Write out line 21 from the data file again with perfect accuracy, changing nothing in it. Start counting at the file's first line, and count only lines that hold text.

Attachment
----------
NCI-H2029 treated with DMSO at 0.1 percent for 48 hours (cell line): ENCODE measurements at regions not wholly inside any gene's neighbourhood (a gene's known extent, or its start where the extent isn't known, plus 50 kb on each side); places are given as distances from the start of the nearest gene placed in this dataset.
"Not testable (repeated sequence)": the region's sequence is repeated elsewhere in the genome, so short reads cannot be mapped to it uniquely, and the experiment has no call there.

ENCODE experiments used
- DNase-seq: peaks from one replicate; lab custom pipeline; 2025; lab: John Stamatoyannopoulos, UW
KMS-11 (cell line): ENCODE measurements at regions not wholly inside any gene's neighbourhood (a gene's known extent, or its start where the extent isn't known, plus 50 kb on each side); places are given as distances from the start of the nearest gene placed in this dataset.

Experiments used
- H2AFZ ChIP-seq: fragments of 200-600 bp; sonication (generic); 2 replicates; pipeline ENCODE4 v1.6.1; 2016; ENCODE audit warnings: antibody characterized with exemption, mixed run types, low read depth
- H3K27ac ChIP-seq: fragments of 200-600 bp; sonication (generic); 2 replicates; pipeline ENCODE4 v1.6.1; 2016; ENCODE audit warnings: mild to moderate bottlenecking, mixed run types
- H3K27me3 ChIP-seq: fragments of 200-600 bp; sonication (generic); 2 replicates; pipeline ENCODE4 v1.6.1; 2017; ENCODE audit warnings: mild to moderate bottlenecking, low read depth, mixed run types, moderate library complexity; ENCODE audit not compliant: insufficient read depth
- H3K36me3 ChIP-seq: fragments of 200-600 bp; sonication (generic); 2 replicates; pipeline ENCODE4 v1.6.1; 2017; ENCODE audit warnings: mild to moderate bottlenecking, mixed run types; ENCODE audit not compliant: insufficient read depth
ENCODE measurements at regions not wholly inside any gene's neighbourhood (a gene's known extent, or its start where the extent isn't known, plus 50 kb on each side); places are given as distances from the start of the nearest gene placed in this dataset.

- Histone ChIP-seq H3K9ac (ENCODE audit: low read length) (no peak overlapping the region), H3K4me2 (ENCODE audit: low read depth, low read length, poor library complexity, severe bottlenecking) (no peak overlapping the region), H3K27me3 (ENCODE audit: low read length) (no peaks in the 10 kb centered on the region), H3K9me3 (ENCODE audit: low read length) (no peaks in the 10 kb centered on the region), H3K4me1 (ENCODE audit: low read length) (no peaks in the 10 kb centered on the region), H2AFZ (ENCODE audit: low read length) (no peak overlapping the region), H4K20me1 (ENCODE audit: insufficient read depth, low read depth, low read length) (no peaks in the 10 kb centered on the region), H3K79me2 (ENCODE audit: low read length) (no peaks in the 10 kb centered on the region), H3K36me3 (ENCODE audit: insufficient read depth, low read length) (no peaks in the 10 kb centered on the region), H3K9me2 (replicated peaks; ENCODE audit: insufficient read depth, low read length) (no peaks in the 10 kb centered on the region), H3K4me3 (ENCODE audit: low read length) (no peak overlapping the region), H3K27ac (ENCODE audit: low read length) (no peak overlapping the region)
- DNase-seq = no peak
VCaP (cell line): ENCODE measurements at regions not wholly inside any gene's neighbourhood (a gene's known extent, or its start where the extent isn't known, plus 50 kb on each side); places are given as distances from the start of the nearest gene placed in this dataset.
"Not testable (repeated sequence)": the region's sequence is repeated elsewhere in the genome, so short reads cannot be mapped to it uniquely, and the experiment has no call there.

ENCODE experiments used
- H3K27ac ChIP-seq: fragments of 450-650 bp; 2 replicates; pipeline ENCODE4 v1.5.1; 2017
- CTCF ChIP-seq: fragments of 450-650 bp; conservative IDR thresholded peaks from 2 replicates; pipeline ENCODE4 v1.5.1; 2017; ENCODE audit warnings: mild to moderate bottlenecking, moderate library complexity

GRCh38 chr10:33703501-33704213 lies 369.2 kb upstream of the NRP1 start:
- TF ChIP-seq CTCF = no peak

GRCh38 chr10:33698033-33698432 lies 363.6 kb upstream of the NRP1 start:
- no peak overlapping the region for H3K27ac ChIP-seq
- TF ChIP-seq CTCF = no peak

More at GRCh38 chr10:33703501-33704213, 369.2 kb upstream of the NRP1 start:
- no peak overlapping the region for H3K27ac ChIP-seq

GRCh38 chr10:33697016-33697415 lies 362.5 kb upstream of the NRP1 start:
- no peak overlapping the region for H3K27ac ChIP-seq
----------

GRCh38 chr10:33698033-33698432 lies 363.6 kb upstream of the NRP1 start: